Drinking Water Purification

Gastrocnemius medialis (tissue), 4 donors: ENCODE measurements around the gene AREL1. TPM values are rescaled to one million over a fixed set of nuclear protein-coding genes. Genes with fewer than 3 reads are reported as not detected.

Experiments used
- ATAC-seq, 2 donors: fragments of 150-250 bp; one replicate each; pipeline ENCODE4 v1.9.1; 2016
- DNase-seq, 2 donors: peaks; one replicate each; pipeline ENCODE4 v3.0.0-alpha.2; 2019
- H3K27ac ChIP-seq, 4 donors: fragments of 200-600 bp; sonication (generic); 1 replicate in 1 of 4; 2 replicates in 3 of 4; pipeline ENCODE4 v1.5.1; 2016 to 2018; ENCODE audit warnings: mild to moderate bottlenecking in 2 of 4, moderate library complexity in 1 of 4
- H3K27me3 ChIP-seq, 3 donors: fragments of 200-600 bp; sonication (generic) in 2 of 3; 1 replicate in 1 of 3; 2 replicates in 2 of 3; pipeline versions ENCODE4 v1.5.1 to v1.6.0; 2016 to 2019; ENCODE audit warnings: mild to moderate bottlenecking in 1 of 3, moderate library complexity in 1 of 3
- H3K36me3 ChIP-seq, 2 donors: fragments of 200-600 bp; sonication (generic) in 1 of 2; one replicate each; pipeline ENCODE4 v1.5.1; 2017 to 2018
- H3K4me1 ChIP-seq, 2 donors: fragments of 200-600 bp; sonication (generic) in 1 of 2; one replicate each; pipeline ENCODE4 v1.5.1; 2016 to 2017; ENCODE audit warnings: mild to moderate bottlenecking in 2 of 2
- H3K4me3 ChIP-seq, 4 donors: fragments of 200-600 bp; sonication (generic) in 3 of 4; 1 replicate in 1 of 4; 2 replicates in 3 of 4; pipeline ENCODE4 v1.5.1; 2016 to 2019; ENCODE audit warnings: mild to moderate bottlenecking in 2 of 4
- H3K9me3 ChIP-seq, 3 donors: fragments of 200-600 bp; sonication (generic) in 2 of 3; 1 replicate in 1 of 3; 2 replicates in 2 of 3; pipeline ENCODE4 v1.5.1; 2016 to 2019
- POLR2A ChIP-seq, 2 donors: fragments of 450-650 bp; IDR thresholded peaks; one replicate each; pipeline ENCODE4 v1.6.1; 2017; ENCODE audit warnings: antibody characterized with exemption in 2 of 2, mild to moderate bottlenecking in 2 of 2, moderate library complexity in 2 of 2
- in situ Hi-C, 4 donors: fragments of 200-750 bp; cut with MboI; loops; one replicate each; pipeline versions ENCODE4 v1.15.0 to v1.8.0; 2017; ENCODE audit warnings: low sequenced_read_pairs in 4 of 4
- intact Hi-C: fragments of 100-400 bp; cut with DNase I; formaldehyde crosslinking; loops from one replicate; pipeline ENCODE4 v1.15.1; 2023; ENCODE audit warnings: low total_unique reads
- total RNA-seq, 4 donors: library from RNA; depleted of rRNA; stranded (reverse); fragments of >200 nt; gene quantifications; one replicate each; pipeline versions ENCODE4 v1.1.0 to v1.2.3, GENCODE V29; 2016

Around the world, household drinking water purification systems, including a reverse osmosis step, are commonly used for improving water for drinking and cooking. Such systems typically include a number of steps: a sediment filter to trap particles including rust and calcium carbonate optionally a second sediment filter with smaller pores an activated carbon filter to trap organic chemicals and chlorine which will attack and degrade TFC reverse osmosis membranes a reverse osmosis (RO) filter which is a thin film composite membrane (TFM or TFC) optionally a second carbon filter to capture those chemicals not removed by the RO membrane optionally an ultra-violet lamp for disinfecting any microbes that may escape filtering by the reverse osmosis membrane in some systems, the carbon pre-filter is omitted and cellulose triacetate membrane(CTA) is used. The CTA membrane is prone to rotting unless protected by chlorinated water, the TFC membrane is prone to breaking down under the influence of chlorine. In CTA systems, a carbon post-filter is needed to remove chlorine from the final product water.